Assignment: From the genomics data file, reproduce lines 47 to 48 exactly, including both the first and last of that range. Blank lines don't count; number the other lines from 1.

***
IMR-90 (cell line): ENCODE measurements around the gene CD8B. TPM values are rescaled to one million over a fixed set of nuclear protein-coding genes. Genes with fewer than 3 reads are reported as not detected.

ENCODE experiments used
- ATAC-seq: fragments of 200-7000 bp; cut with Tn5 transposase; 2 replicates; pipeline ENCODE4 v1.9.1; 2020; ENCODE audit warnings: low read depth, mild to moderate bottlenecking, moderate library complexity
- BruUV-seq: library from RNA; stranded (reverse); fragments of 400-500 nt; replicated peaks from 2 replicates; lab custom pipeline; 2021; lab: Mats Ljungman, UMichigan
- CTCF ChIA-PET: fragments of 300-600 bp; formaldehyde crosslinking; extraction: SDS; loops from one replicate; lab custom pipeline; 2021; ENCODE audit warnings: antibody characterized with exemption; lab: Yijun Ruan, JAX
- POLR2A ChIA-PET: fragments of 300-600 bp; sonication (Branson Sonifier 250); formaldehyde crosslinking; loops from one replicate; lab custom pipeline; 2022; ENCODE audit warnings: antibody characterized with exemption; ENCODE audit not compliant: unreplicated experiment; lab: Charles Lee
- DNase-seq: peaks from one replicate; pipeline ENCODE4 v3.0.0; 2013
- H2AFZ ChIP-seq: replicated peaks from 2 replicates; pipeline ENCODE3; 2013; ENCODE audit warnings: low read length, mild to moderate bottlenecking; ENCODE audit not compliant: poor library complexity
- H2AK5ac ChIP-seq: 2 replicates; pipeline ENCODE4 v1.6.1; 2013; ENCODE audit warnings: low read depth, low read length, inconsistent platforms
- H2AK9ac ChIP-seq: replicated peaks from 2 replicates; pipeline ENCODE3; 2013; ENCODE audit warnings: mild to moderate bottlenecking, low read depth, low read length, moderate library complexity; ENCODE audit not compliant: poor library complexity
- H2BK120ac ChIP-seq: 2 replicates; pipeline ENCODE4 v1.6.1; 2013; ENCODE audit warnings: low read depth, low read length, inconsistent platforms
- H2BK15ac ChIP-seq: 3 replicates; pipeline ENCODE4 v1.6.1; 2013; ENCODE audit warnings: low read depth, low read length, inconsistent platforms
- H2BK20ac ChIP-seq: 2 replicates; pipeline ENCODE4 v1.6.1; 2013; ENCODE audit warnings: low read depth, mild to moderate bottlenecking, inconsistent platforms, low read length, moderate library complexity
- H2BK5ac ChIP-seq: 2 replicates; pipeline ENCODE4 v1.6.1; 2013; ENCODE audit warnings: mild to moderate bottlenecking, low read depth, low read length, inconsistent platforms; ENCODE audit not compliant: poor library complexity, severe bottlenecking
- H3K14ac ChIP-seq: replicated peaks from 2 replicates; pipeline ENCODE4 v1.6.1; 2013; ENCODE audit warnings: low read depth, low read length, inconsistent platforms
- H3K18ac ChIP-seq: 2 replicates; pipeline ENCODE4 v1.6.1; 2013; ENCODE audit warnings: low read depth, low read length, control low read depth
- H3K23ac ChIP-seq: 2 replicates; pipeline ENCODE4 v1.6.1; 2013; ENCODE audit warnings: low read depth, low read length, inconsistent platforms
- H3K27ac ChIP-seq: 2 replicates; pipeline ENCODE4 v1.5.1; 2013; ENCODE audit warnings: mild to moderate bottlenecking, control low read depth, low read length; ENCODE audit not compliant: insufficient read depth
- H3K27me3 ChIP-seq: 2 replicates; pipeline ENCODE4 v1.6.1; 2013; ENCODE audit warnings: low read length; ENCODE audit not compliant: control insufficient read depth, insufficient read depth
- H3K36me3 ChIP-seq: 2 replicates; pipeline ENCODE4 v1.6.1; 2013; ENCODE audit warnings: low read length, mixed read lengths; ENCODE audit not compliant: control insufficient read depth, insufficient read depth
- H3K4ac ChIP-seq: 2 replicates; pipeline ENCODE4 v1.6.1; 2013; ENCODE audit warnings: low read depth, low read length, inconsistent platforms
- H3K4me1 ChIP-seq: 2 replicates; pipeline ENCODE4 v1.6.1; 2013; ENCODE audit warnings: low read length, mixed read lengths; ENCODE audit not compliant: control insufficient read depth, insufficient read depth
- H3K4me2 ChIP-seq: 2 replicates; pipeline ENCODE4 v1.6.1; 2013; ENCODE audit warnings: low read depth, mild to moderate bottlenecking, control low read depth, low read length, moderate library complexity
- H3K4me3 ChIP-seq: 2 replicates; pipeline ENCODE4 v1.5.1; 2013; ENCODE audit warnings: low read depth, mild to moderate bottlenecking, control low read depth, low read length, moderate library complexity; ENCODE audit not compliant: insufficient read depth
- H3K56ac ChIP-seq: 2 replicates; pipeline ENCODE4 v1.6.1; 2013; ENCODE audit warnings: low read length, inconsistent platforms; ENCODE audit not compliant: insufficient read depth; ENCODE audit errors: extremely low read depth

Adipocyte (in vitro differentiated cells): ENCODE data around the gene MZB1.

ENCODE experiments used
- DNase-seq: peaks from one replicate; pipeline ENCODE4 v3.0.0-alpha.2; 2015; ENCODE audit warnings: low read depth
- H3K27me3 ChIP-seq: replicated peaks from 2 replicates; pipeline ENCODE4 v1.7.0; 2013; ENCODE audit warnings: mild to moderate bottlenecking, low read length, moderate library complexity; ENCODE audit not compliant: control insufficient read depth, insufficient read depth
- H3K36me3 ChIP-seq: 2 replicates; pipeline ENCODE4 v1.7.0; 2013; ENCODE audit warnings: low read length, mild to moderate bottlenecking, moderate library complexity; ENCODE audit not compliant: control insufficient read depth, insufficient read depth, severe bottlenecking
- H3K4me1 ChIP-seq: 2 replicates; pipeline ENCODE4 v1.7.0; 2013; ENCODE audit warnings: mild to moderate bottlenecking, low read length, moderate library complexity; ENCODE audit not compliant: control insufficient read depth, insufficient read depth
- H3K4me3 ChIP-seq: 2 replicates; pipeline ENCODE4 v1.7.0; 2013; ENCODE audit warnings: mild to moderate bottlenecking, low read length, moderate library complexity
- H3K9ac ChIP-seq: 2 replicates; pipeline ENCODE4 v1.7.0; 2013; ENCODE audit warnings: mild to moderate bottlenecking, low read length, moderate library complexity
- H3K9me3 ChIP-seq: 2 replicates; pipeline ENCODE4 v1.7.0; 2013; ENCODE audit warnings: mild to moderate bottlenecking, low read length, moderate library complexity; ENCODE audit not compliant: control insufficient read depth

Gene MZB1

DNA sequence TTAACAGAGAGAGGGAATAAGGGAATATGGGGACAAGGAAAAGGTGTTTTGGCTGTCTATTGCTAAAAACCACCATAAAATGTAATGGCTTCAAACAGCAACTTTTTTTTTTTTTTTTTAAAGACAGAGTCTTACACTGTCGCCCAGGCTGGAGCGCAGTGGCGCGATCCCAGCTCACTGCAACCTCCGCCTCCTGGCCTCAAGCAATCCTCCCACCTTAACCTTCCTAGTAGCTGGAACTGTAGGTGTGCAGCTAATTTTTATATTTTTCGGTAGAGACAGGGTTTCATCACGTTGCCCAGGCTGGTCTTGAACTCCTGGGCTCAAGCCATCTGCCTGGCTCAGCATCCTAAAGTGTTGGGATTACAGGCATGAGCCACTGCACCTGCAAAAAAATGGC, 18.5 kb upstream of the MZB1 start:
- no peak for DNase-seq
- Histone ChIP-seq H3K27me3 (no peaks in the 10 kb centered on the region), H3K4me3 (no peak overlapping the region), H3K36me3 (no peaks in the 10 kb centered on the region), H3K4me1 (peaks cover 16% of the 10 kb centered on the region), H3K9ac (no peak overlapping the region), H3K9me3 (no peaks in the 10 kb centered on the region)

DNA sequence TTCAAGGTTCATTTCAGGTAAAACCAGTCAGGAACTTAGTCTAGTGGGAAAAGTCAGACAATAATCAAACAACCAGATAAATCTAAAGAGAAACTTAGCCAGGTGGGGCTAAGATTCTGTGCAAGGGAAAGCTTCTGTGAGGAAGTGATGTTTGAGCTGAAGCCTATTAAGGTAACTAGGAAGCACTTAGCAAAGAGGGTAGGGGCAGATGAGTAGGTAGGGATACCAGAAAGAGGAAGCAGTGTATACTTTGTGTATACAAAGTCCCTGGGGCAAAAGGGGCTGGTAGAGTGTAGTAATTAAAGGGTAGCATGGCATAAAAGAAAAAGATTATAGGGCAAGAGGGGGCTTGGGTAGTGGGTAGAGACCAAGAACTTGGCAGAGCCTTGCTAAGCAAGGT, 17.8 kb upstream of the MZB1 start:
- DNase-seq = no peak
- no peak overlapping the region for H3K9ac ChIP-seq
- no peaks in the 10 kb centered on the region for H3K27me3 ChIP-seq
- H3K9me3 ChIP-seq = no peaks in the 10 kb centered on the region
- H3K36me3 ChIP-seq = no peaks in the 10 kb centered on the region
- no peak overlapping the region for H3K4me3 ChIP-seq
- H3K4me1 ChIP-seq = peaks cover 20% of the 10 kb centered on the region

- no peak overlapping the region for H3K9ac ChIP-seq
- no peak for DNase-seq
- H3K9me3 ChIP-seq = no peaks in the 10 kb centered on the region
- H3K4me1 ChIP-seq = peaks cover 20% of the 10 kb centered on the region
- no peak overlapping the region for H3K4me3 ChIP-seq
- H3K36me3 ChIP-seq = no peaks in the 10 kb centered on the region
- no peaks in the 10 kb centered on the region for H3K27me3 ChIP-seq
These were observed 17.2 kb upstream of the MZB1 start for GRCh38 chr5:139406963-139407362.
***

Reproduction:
- no peak overlapping the region for H3K9ac ChIP-seq
- no peak for DNase-seq